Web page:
Cross-purchase agreement

A cross-purchase agreement is a contract among partners or stockholders (shareholders) to purchase shares belonging to an incapacitated or deceased partner.

One of the most common ways of implementing a cross-purchase agreement is by having each partner buy life insurance policies on all the other owners, with the purpose of using the insurance money to fund the buyout. The number of shares that is then bought by each surviving owner depends on a pre-determined proportion agreed to by all owners.

There are several advantages to using the above scheme to ensure that the existing partners always remain control of the stocks in case of death of one of the partners. Some of these advantages include:

Tax issues – Life insurance proceeds are income-tax free so that surviving partners won’t have to be worried about being taxed for getting the insurance money and using it as funding for the buyout. Furthermore, by doing a cross-purchase agreement, there is little or no capital gain to be had since the surviving owners will experience a basis increase. This is another tax bonus in terms of capital gains tax, which in other sale of stock scenarios, would result in a hefty tax.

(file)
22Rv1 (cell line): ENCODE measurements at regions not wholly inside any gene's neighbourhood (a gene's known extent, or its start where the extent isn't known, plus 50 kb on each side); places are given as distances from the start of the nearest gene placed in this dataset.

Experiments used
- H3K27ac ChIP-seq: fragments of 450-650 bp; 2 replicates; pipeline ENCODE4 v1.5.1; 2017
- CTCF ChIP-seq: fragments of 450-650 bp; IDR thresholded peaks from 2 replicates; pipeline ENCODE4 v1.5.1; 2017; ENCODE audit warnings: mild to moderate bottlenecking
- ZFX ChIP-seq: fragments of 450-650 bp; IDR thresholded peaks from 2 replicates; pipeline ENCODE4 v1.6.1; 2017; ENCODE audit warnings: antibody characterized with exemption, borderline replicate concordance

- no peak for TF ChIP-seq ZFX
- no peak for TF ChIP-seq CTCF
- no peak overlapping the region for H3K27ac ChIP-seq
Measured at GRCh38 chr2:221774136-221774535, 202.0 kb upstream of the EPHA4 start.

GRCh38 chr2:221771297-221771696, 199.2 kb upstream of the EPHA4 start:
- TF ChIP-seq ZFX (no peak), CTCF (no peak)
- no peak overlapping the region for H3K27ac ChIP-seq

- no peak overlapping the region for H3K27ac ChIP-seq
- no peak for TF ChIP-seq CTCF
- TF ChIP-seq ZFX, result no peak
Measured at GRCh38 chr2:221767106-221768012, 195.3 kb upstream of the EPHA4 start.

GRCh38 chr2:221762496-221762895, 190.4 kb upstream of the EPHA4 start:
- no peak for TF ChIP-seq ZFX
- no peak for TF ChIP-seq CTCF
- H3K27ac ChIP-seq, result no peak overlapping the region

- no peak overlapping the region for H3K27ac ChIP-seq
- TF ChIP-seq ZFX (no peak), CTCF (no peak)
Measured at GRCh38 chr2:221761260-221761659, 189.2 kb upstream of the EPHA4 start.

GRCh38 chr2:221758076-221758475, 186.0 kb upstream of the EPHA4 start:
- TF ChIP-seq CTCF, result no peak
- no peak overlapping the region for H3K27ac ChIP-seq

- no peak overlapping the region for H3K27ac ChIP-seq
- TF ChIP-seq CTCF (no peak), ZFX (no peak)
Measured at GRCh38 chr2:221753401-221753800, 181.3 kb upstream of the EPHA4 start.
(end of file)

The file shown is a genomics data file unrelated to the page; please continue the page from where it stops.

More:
Basis increase – The surviving partners get a full basis credit when stocks are sold/bought through corporate cross-purchase plans.

There are also disadvantages, like having the partners use their personal incomes to pay for the insurance policy premiums, as well as difference in premium rates, which means that those whose insurance policies warrant smaller premiums will be at a disadvantage.